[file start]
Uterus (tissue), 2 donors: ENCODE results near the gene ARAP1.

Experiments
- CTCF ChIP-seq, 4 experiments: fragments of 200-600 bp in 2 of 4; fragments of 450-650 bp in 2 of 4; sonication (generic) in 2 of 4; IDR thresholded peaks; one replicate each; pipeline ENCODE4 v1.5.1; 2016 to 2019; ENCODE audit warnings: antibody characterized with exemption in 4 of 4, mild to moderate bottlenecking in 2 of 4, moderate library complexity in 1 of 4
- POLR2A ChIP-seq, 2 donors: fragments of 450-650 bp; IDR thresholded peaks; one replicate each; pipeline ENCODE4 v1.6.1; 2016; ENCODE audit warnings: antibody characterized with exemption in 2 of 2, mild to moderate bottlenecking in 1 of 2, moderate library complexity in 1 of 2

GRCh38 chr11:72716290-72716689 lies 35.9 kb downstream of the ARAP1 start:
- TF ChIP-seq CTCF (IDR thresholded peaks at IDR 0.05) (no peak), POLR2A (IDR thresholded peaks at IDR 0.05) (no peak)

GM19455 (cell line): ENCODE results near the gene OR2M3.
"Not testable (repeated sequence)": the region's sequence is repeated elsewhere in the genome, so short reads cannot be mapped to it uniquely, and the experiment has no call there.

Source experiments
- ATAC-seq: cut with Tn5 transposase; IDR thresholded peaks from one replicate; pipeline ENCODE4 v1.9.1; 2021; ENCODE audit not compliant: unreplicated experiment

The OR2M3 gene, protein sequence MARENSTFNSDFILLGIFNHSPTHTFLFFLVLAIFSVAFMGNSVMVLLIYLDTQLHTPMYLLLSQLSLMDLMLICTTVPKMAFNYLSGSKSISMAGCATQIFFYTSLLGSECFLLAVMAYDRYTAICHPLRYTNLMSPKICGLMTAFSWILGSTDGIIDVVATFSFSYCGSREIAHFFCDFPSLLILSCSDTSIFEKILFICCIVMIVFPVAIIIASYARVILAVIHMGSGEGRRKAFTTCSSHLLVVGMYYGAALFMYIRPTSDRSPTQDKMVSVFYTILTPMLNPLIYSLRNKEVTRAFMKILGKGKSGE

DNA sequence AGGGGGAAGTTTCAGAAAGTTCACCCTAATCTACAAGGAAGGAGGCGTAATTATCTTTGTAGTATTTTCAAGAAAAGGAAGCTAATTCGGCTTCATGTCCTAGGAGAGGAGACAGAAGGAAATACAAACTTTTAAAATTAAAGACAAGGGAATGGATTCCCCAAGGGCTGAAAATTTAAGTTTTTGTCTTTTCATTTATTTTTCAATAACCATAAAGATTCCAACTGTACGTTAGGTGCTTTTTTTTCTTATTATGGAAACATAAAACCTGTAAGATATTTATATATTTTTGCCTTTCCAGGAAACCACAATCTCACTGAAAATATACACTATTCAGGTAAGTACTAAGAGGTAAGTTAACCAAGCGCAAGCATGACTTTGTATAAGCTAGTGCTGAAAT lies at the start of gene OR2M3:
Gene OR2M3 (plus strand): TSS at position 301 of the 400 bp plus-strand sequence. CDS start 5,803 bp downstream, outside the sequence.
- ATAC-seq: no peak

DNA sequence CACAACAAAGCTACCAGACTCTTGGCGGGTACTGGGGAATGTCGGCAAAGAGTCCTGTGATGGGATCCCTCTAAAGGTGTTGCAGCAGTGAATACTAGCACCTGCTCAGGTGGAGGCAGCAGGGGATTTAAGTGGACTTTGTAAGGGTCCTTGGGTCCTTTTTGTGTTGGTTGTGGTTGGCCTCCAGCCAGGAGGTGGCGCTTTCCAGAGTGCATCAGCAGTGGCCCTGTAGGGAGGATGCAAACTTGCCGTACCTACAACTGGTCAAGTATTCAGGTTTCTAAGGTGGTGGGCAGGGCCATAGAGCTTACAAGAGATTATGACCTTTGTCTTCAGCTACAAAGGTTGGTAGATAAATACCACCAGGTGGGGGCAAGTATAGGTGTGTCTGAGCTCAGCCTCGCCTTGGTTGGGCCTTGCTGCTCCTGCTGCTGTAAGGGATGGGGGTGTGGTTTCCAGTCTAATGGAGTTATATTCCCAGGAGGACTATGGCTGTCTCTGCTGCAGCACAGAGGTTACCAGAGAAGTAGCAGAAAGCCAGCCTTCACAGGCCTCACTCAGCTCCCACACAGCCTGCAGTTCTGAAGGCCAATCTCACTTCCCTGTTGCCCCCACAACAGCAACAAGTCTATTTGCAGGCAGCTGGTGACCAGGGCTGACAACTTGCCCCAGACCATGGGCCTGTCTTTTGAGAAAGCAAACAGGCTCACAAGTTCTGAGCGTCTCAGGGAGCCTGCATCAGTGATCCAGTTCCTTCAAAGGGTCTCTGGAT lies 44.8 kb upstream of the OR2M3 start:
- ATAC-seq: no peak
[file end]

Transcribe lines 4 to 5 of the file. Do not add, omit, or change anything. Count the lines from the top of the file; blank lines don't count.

- POLR2A ChIP-seq, 2 donors: fragments of 450-650 bp; IDR thresholded peaks; one replicate each; pipeline ENCODE4 v1.6.1; 2016; ENCODE audit warnings: antibody characterized with exemption in 2 of 2, mild to moderate bottlenecking in 1 of 2, moderate library complexity in 1 of 2

GRCh38 chr11:72716290-72716689 lies 35.9 kb downstream of the ARAP1 start: